Early-initiated immunotherapy appears to be associated with improved seizure outcomes among patients with autoimmune epilepsy, according to a report published Online First by Archives of Neurology.
"Antiepileptic drugs (AEDs) are the mainstay of treatment for epilepsy, but seizures continue in one-third of patients despite appropriate AED therapeutic trials," the authors write as background in the study. "Even in the current era, the etiology of epilepsy often remains unclear." Additional background information notes that seizures are a common symptom in autoimmune neurologic disorders, such as limbic encephalitis.
To evaluate clinical characteristics and immunotherapy responses in patients with autoimmune epilepsy, Amy M. L. Quek, M.B.B.S., of the Mayo Clinic, College of Medicine, Rochester, Minn., and colleagues, gathered data from the Mayo Clinic computerized diagnostic index from patients who were evaluated in both the Autoimmune Neurology Clinic and Epilepsy Clinic between January 2005 and December 2010, and were diagnosed with autoimmune epilepsy.
The authors identified 32 patients for inclusion in the study. All patients had partial seizures, and 81 percent had failed treatment with two or more AEDs and had daily seizures; the remaining patients had at least one seizure a month. Immunotherapy was started in 27 of 32 patients for treatment of persistent seizures despite AED therapy.
After a median follow-up time of 17 months (range 3-72 months), 22 of 27 patients (81 percent) reported improvement following immunotherapy, and 18 patients were seizure free. Of these 18 patients, eight (44 percent) were seizure free within 12 weeks of immunotherapy initiation. Five patients did not respond to immunotherapy; however, two of the five demonstrated subsequent improvement after AEDs were changed.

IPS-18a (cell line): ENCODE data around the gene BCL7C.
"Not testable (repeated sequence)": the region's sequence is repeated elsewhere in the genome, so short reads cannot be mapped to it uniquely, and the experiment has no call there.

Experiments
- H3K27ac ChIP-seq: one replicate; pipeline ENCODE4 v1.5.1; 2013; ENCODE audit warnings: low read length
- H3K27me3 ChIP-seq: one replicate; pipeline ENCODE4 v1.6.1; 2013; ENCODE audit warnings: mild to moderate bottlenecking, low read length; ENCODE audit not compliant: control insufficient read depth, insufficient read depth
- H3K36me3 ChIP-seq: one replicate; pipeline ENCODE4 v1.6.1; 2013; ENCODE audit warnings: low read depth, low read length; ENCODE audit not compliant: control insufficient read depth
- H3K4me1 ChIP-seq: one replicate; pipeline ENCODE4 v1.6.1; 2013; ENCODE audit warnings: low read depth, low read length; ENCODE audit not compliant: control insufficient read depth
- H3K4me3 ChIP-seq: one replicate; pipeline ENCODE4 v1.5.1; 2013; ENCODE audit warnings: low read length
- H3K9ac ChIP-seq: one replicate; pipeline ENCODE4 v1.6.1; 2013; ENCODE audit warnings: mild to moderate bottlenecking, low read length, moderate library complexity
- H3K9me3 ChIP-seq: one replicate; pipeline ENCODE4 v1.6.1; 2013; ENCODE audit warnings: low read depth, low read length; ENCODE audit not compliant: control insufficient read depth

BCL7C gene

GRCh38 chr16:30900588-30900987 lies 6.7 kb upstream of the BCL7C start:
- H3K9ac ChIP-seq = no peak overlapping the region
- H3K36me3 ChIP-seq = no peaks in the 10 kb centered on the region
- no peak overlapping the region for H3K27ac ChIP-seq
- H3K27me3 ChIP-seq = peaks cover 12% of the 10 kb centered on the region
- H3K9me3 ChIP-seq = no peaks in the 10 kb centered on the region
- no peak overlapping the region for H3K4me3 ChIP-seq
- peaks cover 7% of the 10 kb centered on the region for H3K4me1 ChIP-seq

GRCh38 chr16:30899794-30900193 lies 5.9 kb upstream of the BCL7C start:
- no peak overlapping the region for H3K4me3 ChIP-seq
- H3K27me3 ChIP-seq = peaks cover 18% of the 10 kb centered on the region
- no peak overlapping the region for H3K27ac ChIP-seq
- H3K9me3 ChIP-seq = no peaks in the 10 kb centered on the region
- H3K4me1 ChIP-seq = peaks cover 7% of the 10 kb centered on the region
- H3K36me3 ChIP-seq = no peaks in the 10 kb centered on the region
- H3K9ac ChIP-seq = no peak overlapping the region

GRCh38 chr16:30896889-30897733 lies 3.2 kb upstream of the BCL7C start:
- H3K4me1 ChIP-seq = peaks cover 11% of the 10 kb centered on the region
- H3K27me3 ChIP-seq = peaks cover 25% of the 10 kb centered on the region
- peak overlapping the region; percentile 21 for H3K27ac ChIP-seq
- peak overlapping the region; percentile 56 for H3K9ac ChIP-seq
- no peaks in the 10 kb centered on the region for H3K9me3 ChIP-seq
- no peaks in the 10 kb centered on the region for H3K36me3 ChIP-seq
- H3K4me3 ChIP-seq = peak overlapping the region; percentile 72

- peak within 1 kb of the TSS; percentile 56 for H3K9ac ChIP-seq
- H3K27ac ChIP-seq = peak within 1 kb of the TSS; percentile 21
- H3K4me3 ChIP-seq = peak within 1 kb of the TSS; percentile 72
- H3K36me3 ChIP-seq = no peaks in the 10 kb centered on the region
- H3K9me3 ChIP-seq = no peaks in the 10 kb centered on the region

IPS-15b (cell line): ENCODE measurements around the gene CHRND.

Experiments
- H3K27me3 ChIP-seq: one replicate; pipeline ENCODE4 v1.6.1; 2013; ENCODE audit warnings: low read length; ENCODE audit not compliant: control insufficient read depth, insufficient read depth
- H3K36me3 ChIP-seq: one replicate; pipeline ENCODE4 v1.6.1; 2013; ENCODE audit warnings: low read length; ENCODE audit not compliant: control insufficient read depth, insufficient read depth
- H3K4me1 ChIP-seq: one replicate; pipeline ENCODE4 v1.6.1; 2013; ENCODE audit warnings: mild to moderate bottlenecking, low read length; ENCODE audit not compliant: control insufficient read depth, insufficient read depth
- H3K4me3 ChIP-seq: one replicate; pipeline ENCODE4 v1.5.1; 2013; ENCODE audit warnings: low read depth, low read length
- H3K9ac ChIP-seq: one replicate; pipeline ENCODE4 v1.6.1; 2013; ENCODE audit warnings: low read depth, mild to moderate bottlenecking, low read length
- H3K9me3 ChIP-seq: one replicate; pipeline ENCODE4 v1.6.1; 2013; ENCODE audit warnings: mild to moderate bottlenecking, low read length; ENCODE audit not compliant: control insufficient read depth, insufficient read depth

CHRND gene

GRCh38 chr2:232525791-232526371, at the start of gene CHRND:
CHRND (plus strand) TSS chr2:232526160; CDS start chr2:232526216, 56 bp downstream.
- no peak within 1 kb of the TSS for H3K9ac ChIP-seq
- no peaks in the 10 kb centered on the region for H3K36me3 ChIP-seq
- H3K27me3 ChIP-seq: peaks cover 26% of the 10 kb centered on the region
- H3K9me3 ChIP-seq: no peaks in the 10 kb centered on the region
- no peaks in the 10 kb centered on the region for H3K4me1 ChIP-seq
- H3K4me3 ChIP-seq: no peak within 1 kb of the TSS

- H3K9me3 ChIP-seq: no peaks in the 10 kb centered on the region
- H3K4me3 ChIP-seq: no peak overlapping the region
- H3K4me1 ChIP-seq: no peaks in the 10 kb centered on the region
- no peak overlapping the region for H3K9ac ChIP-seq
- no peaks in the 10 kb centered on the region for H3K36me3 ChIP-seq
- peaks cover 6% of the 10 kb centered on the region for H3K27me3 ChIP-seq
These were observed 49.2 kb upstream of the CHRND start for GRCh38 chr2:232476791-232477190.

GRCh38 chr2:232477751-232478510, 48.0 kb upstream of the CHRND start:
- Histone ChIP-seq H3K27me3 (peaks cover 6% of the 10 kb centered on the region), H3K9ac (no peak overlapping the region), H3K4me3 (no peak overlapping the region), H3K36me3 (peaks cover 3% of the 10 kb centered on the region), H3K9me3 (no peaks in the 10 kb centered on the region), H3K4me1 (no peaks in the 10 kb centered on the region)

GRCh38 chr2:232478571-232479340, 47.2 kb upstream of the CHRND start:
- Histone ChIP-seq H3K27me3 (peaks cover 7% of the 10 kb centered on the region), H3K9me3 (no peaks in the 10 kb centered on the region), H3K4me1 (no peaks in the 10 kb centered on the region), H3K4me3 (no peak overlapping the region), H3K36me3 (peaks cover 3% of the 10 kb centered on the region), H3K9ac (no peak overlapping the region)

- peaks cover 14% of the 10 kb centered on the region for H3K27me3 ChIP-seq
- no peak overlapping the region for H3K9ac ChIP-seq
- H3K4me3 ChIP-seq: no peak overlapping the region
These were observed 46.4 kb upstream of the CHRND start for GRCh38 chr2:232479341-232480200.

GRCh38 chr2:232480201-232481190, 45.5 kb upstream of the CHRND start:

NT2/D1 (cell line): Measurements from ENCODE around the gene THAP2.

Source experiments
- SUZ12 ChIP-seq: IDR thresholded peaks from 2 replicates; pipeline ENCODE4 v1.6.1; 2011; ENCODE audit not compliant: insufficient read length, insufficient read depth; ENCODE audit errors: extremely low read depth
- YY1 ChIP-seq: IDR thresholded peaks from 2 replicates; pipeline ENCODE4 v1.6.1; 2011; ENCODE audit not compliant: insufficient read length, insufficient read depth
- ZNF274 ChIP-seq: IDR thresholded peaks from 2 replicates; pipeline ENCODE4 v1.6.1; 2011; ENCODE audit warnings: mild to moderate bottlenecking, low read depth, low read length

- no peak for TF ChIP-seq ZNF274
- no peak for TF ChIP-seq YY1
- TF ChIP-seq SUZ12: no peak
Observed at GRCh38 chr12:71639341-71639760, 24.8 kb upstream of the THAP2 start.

"When clinical and serological clues suggest an autoimmune basis for medically intractable epilepsy, early-initiated immunotherapy may improve seizure outcome," the authors conclude. "Clinical experience suggests that immunotherapy should not be used alone to control seizures but should be used in combination with AEDs to optimize seizure control."
In an accompanying editorial, Gregory K. Bergey, M.D., of the Johns Hopkins University School of Medicine, Baltimore, writes, "The article by Quek et al on autoimmune epilepsy is another reminder that we need to broaden our concept of symptomatic chronic epilepsy from the structural realm into more dynamic processes not limited to acute inflammatory or infectious pathologies (e.g., meningitis or encephalitis)."
"What is the true scope of autoimmune epilepsy in our populations of drug-resistant epilepsy? This is not known, but certainly at present it is probably being underdiagnosed," Dr. Bergey writes.
"Certainly trials as to which immunotherapy (steroids, intravenous immunoglobulin, cyclosporine, rituximab) is best would be ethical. We need an increased appreciation of the potential role of autoantibodies in refractory epilepsy so we are not overlooking treatable etiologies," he concludes.
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